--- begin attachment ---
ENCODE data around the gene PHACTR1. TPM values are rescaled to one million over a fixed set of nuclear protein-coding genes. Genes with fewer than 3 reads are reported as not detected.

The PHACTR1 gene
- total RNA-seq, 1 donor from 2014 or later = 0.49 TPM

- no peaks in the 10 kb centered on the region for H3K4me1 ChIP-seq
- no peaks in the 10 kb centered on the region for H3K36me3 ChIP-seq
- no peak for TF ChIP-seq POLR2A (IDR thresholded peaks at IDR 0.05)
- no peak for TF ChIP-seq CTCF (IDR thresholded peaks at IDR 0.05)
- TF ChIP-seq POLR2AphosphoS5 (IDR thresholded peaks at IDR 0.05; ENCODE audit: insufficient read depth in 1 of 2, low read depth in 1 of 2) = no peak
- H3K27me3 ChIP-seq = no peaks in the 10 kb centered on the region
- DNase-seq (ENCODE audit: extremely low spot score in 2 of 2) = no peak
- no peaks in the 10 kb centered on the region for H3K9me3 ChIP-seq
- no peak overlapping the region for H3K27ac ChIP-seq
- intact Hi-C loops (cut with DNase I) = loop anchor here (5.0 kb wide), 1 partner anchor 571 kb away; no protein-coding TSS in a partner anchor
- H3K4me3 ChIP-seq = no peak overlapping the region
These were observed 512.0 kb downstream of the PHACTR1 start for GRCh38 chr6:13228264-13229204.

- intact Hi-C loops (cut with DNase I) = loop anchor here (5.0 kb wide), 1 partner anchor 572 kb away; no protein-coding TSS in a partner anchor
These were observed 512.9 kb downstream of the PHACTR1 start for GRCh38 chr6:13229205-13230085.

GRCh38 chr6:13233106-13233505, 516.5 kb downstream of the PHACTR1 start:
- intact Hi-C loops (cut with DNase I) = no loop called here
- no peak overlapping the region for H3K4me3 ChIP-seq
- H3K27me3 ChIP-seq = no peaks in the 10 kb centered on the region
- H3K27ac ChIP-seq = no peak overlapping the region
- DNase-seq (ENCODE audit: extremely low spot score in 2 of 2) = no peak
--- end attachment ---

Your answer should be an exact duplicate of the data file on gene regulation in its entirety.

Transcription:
ENCODE data around the gene PHACTR1. TPM values are rescaled to one million over a fixed set of nuclear protein-coding genes. Genes with fewer than 3 reads are reported as not detected.

The PHACTR1 gene
- total RNA-seq, 1 donor from 2014 or later = 0.49 TPM

- no peaks in the 10 kb centered on the region for H3K4me1 ChIP-seq
- no peaks in the 10 kb centered on the region for H3K36me3 ChIP-seq
- no peak for TF ChIP-seq POLR2A (IDR thresholded peaks at IDR 0.05)
- no peak for TF ChIP-seq CTCF (IDR thresholded peaks at IDR 0.05)
- TF ChIP-seq POLR2AphosphoS5 (IDR thresholded peaks at IDR 0.05; ENCODE audit: insufficient read depth in 1 of 2, low read depth in 1 of 2) = no peak
- H3K27me3 ChIP-seq = no peaks in the 10 kb centered on the region
- DNase-seq (ENCODE audit: extremely low spot score in 2 of 2) = no peak
- no peaks in the 10 kb centered on the region for H3K9me3 ChIP-seq
- no peak overlapping the region for H3K27ac ChIP-seq
- intact Hi-C loops (cut with DNase I) = loop anchor here (5.0 kb wide), 1 partner anchor 571 kb away; no protein-coding TSS in a partner anchor
- H3K4me3 ChIP-seq = no peak overlapping the region
These were observed 512.0 kb downstream of the PHACTR1 start for GRCh38 chr6:13228264-13229204.

- intact Hi-C loops (cut with DNase I) = loop anchor here (5.0 kb wide), 1 partner anchor 572 kb away; no protein-coding TSS in a partner anchor
These were observed 512.9 kb downstream of the PHACTR1 start for GRCh38 chr6:13229205-13230085.

GRCh38 chr6:13233106-13233505, 516.5 kb downstream of the PHACTR1 start:
- intact Hi-C loops (cut with DNase I) = no loop called here
- no peak overlapping the region for H3K4me3 ChIP-seq
- H3K27me3 ChIP-seq = no peaks in the 10 kb centered on the region
- H3K27ac ChIP-seq = no peak overlapping the region
- DNase-seq (ENCODE audit: extremely low spot score in 2 of 2) = no peak